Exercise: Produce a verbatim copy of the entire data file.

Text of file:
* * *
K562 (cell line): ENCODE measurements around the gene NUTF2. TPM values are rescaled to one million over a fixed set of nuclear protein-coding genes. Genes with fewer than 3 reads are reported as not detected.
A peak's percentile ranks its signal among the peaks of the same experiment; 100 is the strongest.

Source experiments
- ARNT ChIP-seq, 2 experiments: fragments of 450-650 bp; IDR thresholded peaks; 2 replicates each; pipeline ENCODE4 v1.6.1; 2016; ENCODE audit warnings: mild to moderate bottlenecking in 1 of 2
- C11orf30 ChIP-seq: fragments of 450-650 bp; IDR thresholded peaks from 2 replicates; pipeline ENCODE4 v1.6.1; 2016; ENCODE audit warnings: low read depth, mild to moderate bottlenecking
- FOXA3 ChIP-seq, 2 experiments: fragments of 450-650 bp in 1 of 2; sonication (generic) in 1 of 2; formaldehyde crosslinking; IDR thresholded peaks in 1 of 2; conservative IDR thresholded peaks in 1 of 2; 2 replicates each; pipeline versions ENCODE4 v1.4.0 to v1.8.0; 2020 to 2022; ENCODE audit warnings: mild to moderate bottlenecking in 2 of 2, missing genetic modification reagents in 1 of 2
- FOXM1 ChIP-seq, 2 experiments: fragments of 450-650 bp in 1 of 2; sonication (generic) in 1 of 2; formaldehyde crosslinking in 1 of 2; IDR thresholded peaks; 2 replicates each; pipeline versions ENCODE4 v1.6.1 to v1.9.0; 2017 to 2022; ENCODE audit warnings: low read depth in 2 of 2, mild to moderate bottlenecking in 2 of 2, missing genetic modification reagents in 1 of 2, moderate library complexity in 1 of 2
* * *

K562 (cell line): ENCODE measurements around the gene NUTF2. TPM values are rescaled to one million over a fixed set of nuclear protein-coding genes. Genes with fewer than 3 reads are reported as not detected.
A peak's percentile ranks its signal among the peaks of the same experiment; 100 is the strongest.

Source experiments
- ARNT ChIP-seq, 2 experiments: fragments of 450-650 bp; IDR thresholded peaks; 2 replicates each; pipeline ENCODE4 v1.6.1; 2016; ENCODE audit warnings: mild to moderate bottlenecking in 1 of 2
- C11orf30 ChIP-seq: fragments of 450-650 bp; IDR thresholded peaks from 2 replicates; pipeline ENCODE4 v1.6.1; 2016; ENCODE audit warnings: low read depth, mild to moderate bottlenecking
- FOXA3 ChIP-seq, 2 experiments: fragments of 450-650 bp in 1 of 2; sonication (generic) in 1 of 2; formaldehyde crosslinking; IDR thresholded peaks in 1 of 2; conservative IDR thresholded peaks in 1 of 2; 2 replicates each; pipeline versions ENCODE4 v1.4.0 to v1.8.0; 2020 to 2022; ENCODE audit warnings: mild to moderate bottlenecking in 2 of 2, missing genetic modification reagents in 1 of 2
- FOXM1 ChIP-seq, 2 experiments: fragments of 450-650 bp in 1 of 2; sonication (generic) in 1 of 2; formaldehyde crosslinking in 1 of 2; IDR thresholded peaks; 2 replicates each; pipeline versions ENCODE4 v1.6.1 to v1.9.0; 2017 to 2022; ENCODE audit warnings: low read depth in 2 of 2, mild to moderate bottlenecking in 2 of 2, missing genetic modification reagents in 1 of 2, moderate library complexity in 1 of 2